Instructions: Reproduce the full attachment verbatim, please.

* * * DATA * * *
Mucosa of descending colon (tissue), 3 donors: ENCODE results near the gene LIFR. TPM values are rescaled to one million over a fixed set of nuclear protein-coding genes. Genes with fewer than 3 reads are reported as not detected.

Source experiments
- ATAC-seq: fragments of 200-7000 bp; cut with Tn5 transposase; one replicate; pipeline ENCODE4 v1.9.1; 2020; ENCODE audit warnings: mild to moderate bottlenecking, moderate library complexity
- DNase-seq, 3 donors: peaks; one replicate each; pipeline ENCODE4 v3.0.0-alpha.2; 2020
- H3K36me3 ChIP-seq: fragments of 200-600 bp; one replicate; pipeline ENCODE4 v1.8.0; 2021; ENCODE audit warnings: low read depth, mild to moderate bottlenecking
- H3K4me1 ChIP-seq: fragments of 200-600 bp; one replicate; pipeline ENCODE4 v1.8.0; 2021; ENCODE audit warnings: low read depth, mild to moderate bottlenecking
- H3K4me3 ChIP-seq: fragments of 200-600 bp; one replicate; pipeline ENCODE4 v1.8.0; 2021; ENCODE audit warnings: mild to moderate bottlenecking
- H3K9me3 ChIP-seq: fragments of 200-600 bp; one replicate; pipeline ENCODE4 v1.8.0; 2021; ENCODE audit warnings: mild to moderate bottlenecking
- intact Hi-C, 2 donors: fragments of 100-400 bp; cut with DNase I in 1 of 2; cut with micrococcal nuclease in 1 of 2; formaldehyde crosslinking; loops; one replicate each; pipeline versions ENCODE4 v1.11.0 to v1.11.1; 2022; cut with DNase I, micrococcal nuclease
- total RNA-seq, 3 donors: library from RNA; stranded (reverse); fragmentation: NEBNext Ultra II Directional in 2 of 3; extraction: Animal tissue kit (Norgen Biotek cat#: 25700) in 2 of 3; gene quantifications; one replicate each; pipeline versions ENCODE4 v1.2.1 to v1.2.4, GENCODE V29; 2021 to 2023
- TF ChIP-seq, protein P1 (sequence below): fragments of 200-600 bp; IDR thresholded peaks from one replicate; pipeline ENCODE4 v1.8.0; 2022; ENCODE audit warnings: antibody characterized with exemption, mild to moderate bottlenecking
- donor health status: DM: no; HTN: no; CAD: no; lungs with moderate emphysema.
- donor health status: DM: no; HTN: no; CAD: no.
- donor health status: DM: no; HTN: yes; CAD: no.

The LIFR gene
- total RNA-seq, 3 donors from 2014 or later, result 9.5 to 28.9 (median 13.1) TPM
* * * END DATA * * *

Mucosa of descending colon (tissue), 3 donors: ENCODE results near the gene LIFR. TPM values are rescaled to one million over a fixed set of nuclear protein-coding genes. Genes with fewer than 3 reads are reported as not detected.

Source experiments
- ATAC-seq: fragments of 200-7000 bp; cut with Tn5 transposase; one replicate; pipeline ENCODE4 v1.9.1; 2020; ENCODE audit warnings: mild to moderate bottlenecking, moderate library complexity
- DNase-seq, 3 donors: peaks; one replicate each; pipeline ENCODE4 v3.0.0-alpha.2; 2020
- H3K36me3 ChIP-seq: fragments of 200-600 bp; one replicate; pipeline ENCODE4 v1.8.0; 2021; ENCODE audit warnings: low read depth, mild to moderate bottlenecking
- H3K4me1 ChIP-seq: fragments of 200-600 bp; one replicate; pipeline ENCODE4 v1.8.0; 2021; ENCODE audit warnings: low read depth, mild to moderate bottlenecking
- H3K4me3 ChIP-seq: fragments of 200-600 bp; one replicate; pipeline ENCODE4 v1.8.0; 2021; ENCODE audit warnings: mild to moderate bottlenecking
- H3K9me3 ChIP-seq: fragments of 200-600 bp; one replicate; pipeline ENCODE4 v1.8.0; 2021; ENCODE audit warnings: mild to moderate bottlenecking
- intact Hi-C, 2 donors: fragments of 100-400 bp; cut with DNase I in 1 of 2; cut with micrococcal nuclease in 1 of 2; formaldehyde crosslinking; loops; one replicate each; pipeline versions ENCODE4 v1.11.0 to v1.11.1; 2022; cut with DNase I, micrococcal nuclease
- total RNA-seq, 3 donors: library from RNA; stranded (reverse); fragmentation: NEBNext Ultra II Directional in 2 of 3; extraction: Animal tissue kit (Norgen Biotek cat#: 25700) in 2 of 3; gene quantifications; one replicate each; pipeline versions ENCODE4 v1.2.1 to v1.2.4, GENCODE V29; 2021 to 2023
- TF ChIP-seq, protein P1 (sequence below): fragments of 200-600 bp; IDR thresholded peaks from one replicate; pipeline ENCODE4 v1.8.0; 2022; ENCODE audit warnings: antibody characterized with exemption, mild to moderate bottlenecking
- donor health status: DM: no; HTN: no; CAD: no; lungs with moderate emphysema.
- donor health status: DM: no; HTN: no; CAD: no.
- donor health status: DM: no; HTN: yes; CAD: no.

The LIFR gene
- total RNA-seq, 3 donors from 2014 or later, result 9.5 to 28.9 (median 13.1) TPM